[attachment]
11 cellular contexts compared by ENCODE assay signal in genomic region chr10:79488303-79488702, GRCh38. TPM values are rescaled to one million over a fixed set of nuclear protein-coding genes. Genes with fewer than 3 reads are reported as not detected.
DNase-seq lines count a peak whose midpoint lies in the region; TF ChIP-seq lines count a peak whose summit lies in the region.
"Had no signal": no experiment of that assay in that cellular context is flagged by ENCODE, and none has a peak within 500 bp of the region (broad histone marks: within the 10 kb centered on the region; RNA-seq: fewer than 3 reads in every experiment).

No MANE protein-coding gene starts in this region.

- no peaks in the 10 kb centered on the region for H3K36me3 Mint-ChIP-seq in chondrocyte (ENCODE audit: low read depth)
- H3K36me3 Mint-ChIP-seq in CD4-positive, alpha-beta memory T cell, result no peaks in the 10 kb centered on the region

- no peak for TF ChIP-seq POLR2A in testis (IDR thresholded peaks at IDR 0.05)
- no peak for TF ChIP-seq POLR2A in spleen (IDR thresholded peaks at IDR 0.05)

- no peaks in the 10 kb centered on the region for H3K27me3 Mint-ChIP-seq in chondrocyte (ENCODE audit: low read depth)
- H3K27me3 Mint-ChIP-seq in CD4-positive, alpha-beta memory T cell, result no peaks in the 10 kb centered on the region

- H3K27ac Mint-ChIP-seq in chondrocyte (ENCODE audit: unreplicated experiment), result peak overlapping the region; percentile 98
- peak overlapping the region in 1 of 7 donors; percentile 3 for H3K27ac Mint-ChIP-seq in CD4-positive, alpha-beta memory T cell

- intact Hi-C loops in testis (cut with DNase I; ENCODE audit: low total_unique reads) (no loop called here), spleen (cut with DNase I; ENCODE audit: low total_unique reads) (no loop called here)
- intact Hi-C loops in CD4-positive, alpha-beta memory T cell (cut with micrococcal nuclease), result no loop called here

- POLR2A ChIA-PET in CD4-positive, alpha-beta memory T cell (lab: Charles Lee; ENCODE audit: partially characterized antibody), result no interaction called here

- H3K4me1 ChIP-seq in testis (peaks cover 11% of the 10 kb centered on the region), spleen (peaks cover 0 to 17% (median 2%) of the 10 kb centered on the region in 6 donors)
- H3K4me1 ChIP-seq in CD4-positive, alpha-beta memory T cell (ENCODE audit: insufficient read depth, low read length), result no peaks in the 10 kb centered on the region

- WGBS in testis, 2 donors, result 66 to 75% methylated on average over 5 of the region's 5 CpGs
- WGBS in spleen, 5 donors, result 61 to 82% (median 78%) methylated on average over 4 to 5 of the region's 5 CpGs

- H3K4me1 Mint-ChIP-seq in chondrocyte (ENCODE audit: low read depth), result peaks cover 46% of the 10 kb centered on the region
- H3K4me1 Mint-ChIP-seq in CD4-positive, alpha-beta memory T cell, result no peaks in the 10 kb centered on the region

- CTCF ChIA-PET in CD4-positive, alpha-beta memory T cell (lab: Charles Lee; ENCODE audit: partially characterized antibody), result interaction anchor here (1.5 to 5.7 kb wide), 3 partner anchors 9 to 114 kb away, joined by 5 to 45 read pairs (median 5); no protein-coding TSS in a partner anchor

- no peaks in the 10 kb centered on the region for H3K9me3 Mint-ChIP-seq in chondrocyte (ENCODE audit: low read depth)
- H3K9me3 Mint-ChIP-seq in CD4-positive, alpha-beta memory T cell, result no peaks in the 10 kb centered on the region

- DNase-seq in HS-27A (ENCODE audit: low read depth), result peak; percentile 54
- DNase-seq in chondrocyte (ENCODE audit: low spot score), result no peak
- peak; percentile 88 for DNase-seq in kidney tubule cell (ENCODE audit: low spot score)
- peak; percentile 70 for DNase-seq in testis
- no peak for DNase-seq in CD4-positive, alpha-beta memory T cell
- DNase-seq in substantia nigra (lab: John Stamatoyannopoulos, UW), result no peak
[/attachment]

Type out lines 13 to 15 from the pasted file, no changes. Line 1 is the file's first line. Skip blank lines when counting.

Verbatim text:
- intact Hi-C loops in testis (cut with DNase I; ENCODE audit: low total_unique reads) (no loop called here), spleen (cut with DNase I; ENCODE audit: low total_unique reads) (no loop called here)
- intact Hi-C loops in CD4-positive, alpha-beta memory T cell (cut with micrococcal nuclease), result no loop called here

- POLR2A ChIA-PET in CD4-positive, alpha-beta memory T cell (lab: Charles Lee; ENCODE audit: partially characterized antibody), result no interaction called here